Hewlett-Packard's (NYSE:HPQ) future is foggy at this point. Is the company trudging in the fog in the valley or walking gingerly on the edge of a precipice with a great chasm below? HP's decision to bring in former eBay (NASDAQ:EBAY) captain Meg Whitman looks like a good decision but it is too early to tell if Ms. Whitman can get all of the troops rowing in the same direction. Ms. Whitman's plan to combine the PC and printer businesses appears to be a good strategy, as she noted in the company's Q2 2012 earnings call that the PC business could help the printer business, as the PC business has a broader and deeper footprint than the printer business.
Meg Whitman noted the company appears to be stabilizing, but would not go so far as to say the corner has been turned. Ms. Whitman did mention the company needed to do a better job of aligning innovation with business. The company reported quarterly revenue of $30.7 billion, which was down 3% when compared to the same period a year ago. America revenue was flat, EMEA was down 7% and Asia Pacific was down 1%. HP plans to reduce the company's workforce by 27,000 by the end of 2014, which will be realized via layoffs and voluntary early retirement incentives.
On a bright note, software revenue grew 22% year-over-year and HP's data analytics acquisition Autonomy appears to have a bright future, but is having some growing pains. The company also plans to increase its R&D budget substantially and has a new CRM system targeted for improving sales.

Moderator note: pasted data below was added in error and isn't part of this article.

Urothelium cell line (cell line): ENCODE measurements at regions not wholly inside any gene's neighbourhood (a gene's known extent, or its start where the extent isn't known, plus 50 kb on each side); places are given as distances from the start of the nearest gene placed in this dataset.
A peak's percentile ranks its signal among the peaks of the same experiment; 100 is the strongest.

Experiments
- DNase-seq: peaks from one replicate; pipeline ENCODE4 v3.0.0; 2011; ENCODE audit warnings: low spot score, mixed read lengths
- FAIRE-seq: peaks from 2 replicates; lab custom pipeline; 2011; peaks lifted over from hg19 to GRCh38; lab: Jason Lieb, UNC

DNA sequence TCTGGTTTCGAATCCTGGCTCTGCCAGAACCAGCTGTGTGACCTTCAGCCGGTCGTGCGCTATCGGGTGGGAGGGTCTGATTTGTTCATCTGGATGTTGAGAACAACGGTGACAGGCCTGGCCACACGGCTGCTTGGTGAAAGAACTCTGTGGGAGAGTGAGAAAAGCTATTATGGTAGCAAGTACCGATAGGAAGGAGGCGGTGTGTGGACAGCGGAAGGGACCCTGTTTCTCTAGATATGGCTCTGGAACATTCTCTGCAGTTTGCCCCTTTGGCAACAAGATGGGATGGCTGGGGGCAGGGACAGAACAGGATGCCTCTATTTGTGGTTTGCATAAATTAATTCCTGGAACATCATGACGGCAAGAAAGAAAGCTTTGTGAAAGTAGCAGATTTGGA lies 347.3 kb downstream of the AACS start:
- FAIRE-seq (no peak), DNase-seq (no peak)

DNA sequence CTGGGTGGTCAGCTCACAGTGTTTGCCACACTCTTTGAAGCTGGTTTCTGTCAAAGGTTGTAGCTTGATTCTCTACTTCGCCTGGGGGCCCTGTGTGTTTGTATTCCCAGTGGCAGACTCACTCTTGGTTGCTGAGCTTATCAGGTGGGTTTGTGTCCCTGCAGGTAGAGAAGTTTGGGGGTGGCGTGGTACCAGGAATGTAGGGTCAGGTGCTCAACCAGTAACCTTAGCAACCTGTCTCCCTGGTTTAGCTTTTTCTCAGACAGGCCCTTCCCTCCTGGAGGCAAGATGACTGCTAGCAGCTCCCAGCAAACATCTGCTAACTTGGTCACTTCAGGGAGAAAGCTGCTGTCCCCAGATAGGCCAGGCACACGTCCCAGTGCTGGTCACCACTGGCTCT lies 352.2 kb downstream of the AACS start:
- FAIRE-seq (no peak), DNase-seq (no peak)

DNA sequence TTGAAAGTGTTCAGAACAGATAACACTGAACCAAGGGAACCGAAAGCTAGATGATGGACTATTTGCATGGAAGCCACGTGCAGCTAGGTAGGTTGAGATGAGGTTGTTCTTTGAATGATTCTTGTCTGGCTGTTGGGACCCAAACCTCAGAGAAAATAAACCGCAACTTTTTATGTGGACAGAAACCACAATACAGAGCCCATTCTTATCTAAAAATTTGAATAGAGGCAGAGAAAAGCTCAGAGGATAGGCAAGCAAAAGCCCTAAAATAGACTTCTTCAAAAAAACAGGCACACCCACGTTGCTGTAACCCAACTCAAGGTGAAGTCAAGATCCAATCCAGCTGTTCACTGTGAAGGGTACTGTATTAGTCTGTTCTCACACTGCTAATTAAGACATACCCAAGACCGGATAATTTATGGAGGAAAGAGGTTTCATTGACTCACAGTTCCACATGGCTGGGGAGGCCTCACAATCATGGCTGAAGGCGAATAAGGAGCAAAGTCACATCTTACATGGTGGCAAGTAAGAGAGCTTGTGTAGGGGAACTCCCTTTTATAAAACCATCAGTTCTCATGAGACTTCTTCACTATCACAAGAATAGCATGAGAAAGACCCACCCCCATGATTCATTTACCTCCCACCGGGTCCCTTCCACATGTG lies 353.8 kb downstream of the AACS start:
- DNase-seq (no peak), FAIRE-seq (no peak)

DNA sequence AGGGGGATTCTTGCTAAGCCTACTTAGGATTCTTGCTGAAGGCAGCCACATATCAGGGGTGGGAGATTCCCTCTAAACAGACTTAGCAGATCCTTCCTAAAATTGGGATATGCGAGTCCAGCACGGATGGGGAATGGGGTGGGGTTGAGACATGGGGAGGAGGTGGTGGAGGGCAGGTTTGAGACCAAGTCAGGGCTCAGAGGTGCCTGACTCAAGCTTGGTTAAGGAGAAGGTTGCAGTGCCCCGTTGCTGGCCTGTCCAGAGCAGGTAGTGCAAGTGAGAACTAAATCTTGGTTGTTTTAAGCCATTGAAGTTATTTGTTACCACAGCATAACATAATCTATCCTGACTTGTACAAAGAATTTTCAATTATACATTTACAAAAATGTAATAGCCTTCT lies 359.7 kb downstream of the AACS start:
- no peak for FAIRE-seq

In recent past earnings calls, Hewlett-Packard noted hard disk drive supply issues related to flooding in Thailand as a reason for poor performance, but according to information technology and digital storage company EMC (NYSE:EMC), discussed in this article, hard disk supply issues are in the rear-view mirror. So for this quarter, HP should not be able to use hard disk drive supply as an issue for poor performance, although the company will probably reference issues in Europe and China as reasons for poor performance, should that be the case.
HP's competitor Dell (NASDAQ:DELL), discussed here, had some gloomy results to report yesterday with revenue down 8% year-over-year, so Hewlett-Packard's short-term prospects aren't looking too good at this point.
Hewlett-Packard's stock price is down significantly this year (shown below) as well as over the last two years.
With Hewlett-Packard's earnings release today, an investor might consider a long straddle, as it will pay a return if the stock drops significantly in price or increases significantly in price. A note of warning, a straddle trade is more of a speculative trade than a collar, married put, etc., so this trade is more of a Vegas type option investment. A straddle may be entered by purchasing a call option and a put option with the same strike price.
Using PowerOptions, a couple of straddle opportunities are available for Hewlett-Packard for September of 2012 as shown below:
With Dell's recent negativity, the second position looks a little more attractive, as it has a higher "lower break-even" point of $18.10 than the first position's "lower break-even" point of $17.17. The long straddle may be entered by purchasing the 2012 Sep 20 call option at $0.59 and purchasing the 2012 Sep put option at $1.31.
HPQ Long Straddle Trade
- Buy HPQ 2012 Sep 20 Call at $0.59
- Buy HPQ 2012 Sep 20 Put at $1.31
A profit/loss graph for one contract of the HP long straddle is shown below:
The long straddle position is profitable for a stock price below $18.10 and above $21.90.